FILE - The Cairo Criminal Court
CAIRO – 15 July 2018: Giza Criminal Court will consider on Sunday the Human Trafficking case, in which 40 defendants are charged with forming a criminal network for human trafficking and migrant smuggling.
Prosecutor Nabil Sadek said on May 23 that the suspects are also accused of bribery, forging official documents, facilitating illegal immigration, and sex trafficking.
The United Nation defines human trafficking as a series of crimes and violations to human rights, including forcible recruitment and exploitation through prostitution, forced labor, slavery, servitude or the removal of organs, harboring, and forcibly transferring people to receive benefits.
“The common forms of human trafficking in Egypt include trafficking for the purposes of sexual exploitation of under aged girls through “seasonal / temporary” marriage, child labor, domestic servitude, among other forms of sexual exploitation and prostitution.
There are also indications that trafficking is carried out for the purposes of forced marriages, forced labor, and the transplantation of human organs and body tissues,” according to the UN report issued in 2010.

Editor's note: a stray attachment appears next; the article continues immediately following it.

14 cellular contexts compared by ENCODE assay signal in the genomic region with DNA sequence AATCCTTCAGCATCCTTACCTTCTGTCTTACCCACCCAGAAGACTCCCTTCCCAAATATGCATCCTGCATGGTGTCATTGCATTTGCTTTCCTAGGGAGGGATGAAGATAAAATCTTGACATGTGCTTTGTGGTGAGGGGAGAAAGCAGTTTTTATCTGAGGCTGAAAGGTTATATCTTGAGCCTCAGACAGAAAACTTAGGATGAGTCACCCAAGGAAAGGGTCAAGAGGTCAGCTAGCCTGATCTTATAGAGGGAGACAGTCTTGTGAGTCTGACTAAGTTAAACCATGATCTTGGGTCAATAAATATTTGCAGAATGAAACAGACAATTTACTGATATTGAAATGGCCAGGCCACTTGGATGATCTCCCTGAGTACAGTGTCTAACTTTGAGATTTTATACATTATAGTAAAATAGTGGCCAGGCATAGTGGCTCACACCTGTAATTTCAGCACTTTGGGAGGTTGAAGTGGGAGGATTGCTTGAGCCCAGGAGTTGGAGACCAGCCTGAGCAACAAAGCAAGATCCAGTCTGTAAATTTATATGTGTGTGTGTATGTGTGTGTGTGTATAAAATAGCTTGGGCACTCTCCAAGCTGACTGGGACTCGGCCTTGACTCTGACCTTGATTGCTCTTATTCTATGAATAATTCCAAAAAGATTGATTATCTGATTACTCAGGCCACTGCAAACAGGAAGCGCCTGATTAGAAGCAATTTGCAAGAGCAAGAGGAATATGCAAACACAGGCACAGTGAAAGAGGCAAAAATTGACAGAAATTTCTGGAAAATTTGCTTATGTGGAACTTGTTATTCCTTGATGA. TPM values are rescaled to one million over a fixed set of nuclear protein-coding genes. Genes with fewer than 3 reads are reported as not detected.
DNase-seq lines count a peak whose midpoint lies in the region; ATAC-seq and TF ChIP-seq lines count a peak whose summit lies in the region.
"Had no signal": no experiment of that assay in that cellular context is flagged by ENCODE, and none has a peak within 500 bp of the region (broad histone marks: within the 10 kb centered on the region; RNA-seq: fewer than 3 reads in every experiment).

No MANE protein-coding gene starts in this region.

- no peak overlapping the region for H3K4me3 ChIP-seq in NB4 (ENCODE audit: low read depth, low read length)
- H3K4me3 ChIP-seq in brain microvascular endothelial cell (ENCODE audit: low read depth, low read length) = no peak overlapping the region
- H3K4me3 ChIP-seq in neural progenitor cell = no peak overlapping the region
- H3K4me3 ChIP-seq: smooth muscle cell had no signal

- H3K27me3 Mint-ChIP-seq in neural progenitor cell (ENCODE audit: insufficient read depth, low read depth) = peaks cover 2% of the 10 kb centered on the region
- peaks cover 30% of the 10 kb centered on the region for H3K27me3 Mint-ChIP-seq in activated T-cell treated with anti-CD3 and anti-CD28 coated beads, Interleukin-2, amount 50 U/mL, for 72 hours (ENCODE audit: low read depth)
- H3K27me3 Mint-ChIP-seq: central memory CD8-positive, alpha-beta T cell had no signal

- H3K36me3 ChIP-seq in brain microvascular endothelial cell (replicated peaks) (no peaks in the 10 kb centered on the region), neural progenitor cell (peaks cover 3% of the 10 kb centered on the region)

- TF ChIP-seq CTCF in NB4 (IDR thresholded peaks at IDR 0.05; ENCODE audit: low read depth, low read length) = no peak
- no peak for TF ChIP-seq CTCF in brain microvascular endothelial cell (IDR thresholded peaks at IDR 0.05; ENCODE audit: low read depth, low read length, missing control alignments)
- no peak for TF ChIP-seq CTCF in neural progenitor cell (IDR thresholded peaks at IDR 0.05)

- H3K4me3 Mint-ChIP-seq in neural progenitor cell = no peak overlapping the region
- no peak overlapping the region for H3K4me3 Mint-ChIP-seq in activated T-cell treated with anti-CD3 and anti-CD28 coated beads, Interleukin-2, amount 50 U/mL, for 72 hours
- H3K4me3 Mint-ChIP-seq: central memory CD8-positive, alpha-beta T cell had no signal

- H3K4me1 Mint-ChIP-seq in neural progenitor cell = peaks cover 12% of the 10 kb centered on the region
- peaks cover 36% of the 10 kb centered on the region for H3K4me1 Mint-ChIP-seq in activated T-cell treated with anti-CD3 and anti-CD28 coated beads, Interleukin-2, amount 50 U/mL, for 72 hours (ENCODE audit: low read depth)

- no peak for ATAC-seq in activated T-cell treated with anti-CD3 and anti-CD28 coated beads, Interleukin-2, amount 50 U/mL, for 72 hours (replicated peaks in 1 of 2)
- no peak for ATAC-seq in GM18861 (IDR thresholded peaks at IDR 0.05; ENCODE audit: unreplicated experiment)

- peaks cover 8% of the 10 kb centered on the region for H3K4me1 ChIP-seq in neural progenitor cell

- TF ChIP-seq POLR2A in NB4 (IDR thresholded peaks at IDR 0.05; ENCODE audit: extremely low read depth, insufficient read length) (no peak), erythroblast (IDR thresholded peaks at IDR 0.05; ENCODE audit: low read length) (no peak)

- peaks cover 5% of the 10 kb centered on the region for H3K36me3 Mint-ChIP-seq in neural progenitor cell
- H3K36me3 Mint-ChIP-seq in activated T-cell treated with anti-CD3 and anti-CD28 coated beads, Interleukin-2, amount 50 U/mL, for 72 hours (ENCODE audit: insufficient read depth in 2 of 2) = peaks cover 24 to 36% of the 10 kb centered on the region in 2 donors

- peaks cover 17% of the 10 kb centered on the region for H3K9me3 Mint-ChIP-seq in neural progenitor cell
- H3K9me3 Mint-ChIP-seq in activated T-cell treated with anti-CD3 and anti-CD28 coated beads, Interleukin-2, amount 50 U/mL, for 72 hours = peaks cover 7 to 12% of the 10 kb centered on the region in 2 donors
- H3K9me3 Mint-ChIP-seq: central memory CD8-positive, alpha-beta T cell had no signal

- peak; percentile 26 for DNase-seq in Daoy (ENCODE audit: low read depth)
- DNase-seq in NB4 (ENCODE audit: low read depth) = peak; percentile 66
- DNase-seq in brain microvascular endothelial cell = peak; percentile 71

To combat this phenomenon, Egypt introduced in 2016 a law stiffening penalties against human traffickers. The move came after a migrant boat capsized in September 2016 off the Mediterranean coast, killing hundreds of people.
The law imposes prison terms and fines on those found guilty of smuggling migrants or acting as brokers or middlemen, and prison sentences for those who provide shelters for the trafficked migrants, and those who facilitate their journey.
The law also includes the provisions that protect the rights of migrants and provide them with humanitarian treatment and access to healthcare and legal assistance.
Egypt has already had a law against human trafficking, but the new law mainly focuses on illegal migrants.
In the same context, Amr Abul-Atta, Egypt’s representative in the U.N. Security Council, said on November 21, 2017, that Egypt is exerting great efforts on the local and international levels to confront human trafficking, noting that Egypt sets legal and institutional frameworks to ensure implementing its international commitments.
During the U.N. Security Council’s session on human trafficking, Egypt’s representative added that his country launched a national strategy regarding this issue in October 2016 and started its five-year work plan (2016-2021) that includes various projects and media campaigns to raise awareness on the issue and build the capabilities of people working in that field in Egypt.
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